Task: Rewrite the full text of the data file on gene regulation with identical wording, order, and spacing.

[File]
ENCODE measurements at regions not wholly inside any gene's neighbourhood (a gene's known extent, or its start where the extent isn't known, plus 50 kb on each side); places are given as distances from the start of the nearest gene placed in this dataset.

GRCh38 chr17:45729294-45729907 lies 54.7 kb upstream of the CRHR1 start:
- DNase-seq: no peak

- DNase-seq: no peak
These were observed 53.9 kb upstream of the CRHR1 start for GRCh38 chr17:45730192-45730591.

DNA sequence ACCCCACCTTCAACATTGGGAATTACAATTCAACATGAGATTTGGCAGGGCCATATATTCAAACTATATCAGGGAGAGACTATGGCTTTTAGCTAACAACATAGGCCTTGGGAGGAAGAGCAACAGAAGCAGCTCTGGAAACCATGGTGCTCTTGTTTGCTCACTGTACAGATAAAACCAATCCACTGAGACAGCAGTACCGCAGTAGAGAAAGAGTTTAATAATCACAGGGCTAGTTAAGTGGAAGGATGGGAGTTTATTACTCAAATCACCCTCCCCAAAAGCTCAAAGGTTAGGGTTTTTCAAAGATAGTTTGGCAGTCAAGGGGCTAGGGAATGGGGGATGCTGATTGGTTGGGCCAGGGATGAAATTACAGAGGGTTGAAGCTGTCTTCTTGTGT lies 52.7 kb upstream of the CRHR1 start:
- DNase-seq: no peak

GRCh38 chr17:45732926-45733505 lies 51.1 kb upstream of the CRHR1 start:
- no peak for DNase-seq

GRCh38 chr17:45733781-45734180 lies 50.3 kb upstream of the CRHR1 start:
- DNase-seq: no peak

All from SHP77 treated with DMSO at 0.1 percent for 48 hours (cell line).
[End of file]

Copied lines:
ENCODE measurements at regions not wholly inside any gene's neighbourhood (a gene's known extent, or its start where the extent isn't known, plus 50 kb on each side); places are given as distances from the start of the nearest gene placed in this dataset.

GRCh38 chr17:45729294-45729907 lies 54.7 kb upstream of the CRHR1 start:
- DNase-seq: no peak

- DNase-seq: no peak
These were observed 53.9 kb upstream of the CRHR1 start for GRCh38 chr17:45730192-45730591.

DNA sequence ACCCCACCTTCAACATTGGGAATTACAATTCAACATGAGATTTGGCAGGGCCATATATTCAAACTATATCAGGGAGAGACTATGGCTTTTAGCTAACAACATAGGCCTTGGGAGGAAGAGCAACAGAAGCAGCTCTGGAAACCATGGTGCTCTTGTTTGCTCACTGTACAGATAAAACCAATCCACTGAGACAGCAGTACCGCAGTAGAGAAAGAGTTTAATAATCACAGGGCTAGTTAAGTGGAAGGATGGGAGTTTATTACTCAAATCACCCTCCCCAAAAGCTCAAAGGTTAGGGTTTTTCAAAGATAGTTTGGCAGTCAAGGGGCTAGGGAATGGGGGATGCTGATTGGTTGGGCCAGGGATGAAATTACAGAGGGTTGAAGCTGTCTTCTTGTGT lies 52.7 kb upstream of the CRHR1 start:
- DNase-seq: no peak

GRCh38 chr17:45732926-45733505 lies 51.1 kb upstream of the CRHR1 start:
- no peak for DNase-seq

GRCh38 chr17:45733781-45734180 lies 50.3 kb upstream of the CRHR1 start:
- DNase-seq: no peak

All from SHP77 treated with DMSO at 0.1 percent for 48 hours (cell line).